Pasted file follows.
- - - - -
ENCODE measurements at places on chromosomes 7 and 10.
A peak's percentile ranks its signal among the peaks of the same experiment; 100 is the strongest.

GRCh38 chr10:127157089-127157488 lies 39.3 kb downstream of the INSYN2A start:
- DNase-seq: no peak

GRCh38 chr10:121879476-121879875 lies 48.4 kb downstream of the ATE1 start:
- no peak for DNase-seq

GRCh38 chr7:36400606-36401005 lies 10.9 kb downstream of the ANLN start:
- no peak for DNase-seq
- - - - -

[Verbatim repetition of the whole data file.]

ENCODE measurements at places on chromosomes 7 and 10.
A peak's percentile ranks its signal among the peaks of the same experiment; 100 is the strongest.

GRCh38 chr10:127157089-127157488 lies 39.3 kb downstream of the INSYN2A start:
- DNase-seq: no peak

GRCh38 chr10:121879476-121879875 lies 48.4 kb downstream of the ATE1 start:
- no peak for DNase-seq

GRCh38 chr7:36400606-36401005 lies 10.9 kb downstream of the ANLN start:
- no peak for DNase-seq